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CNN NewsNight with Abby Phillip

Trump Rants Against The Government He Wants To Run; V.P. Contenders Parroting Trump's Conspiracies In Auditions; Source Says, Trump Answered All Questions In Probation Interview; "NewsNight" Tackles Rudy Giuliani's Life And Career Over Time; Team USA Announces Roster For Next Month's Olympic Games In Paris; Donald Trump Tells Conservative Christians That Democrats Are Against Their Religion. Aired 10-11p ET

Aired June 10, 2024 - 22:00   ET



RENATO STABILE, JURY CONSULTANT: And you would have to acknowledge it. He's not there as the president of the United States. He's there as the father of Hunter Biden.

KAITLAN COLLINS, CNN HOST: Yes, I mean, it is remarkable. Abbe Lowe going 90 minutes today with the jury was closing their eyes at some points. Is that a bad sign, a good sign, no sign?

STABILE: Look, it's not great, but you can't read too much into that.

COLLINS: Yes. Renato Stablie, we will be waiting to see if there is a verdict tomorrow. Thank you for joining us tonight.

Thank you all so much for joining us as well as we continue to monitor all the news here at CNN.

CNN NewsNight with Abby Phillip starts right now.

ABBY PHILLIP, CNN HOST: The Donald Trump, his rally diehards. That's tonight on NewsNight.

Good evening. I'm Abby Phillip in New York.

Another American first, the convicted former president who is now running to oversee the country again just met with his probation officer. And in just moments, I'll speak with ABC News Anchor and former Clinton White House insider George Stephanopoulos. We'll get some unique insights into what a second Trump term may look like.

But, first, a play by play of what Donald Trump said in Las Vegas. Let's set the scene for you. The heat spiraled to 100 degrees, six people were sent to the hospital. Two dozen others were treated at the scene. Call it the heat or Donald Trump feeling hot under the collar, but the content of this rally veered wildly into topic after topic. Now, some that actually might matter to you, the voter, and others that matter to Donald Trump and maybe no one else.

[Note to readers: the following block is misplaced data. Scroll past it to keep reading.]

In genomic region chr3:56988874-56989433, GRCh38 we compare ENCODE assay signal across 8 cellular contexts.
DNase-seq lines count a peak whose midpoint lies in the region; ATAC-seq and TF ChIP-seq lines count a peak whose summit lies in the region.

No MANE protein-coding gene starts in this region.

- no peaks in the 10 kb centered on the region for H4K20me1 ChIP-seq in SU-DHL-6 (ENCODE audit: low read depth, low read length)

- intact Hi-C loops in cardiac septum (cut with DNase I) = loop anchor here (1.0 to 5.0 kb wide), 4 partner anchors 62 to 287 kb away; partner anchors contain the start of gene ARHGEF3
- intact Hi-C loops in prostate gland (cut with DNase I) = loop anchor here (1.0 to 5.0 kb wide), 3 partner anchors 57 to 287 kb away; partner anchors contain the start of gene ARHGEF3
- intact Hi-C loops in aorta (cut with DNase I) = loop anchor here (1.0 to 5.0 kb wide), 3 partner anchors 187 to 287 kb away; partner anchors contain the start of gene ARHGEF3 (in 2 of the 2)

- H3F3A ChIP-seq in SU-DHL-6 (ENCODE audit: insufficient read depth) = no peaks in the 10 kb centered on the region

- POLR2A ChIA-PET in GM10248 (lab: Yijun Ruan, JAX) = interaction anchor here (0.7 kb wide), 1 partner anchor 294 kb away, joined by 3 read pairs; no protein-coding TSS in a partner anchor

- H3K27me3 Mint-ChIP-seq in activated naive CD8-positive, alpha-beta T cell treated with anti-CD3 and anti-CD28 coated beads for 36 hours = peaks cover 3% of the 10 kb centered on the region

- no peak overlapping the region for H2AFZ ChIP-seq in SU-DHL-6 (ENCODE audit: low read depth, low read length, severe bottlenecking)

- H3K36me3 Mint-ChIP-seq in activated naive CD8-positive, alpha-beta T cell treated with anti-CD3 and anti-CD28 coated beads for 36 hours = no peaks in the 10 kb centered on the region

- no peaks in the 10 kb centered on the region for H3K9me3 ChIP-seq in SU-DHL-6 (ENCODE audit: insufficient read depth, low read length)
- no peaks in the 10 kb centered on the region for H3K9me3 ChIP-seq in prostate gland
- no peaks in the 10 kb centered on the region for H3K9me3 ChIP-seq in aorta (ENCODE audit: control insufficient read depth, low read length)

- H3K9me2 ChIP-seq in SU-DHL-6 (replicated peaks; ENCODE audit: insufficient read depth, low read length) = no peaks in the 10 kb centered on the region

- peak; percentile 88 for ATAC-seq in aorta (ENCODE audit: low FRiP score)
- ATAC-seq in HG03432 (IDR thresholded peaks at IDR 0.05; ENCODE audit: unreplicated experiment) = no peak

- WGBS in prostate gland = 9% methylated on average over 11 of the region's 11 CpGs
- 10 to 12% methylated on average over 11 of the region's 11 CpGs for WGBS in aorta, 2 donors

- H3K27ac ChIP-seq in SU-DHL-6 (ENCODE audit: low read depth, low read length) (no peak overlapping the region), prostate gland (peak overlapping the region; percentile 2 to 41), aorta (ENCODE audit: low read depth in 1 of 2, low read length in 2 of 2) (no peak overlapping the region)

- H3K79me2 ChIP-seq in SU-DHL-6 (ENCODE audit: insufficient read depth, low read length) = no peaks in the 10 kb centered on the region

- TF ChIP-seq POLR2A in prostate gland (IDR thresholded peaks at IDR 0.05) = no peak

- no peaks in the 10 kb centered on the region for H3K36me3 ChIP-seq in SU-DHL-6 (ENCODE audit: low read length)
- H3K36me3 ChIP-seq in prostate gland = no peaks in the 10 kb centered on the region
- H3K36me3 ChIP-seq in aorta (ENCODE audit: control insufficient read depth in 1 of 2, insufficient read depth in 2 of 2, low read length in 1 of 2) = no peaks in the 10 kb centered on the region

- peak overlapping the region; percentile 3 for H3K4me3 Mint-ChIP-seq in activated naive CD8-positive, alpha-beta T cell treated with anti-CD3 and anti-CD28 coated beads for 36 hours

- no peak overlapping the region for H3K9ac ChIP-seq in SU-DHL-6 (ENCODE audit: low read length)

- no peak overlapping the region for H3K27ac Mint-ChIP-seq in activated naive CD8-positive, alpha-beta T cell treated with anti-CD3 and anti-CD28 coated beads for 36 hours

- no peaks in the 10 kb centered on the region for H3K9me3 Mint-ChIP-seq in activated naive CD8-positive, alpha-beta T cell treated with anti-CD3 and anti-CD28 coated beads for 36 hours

So, here is an incomplete sampling of what you heard if you happened to have stood in that rally and sweated through all of it, starting with a joke about voters.


DONALD TRUMP (R), FORMER U.S. PRESIDENT: I don't want anybody going on me. We need every voter. I don't care about you. I just want your vote. I don't care.

He's a deranged, dumb guy. He's a dumb son of a bitch.

He's a corrupt, very dumb person. He's a low I.Q. individual.

There's just something missing, and there always has been.

If this guy just, you know, goes to the beach all the time, somebody thinks he looks good in a bathing suit. I don't think so. And he has that little chair that weighs about like seven ounces. It's meant so children can lift it and very old people can lift it. And you know what? He's not old. He's incompetent.

It's weak. It's ineffective. It's bullshit what he signed.

They're totally destroying our black population. They're totally destroying our Hispanic population.

I pay all this money to teleprompter people. And I'd say 20 percent of the time they don't work. I don't pay contractors that do a shitty job, and that's a shitty job. That's a shitty job. You can't read a word.

What would happen if the boat sank from its weight, and you're in the boat, and you have this tremendously powerful battery, and the battery's now underwater, and there's a shark that's approximately ten yards over there? By the way, a lot of shark attacks lately. Do you notice that?

Those J6 warriors, they were warriors, but they were really more than anything else. They're victims of what happened. All they were doing is protesting a rigged election. That's what they were doing. And then the police say, go in, go in, go in.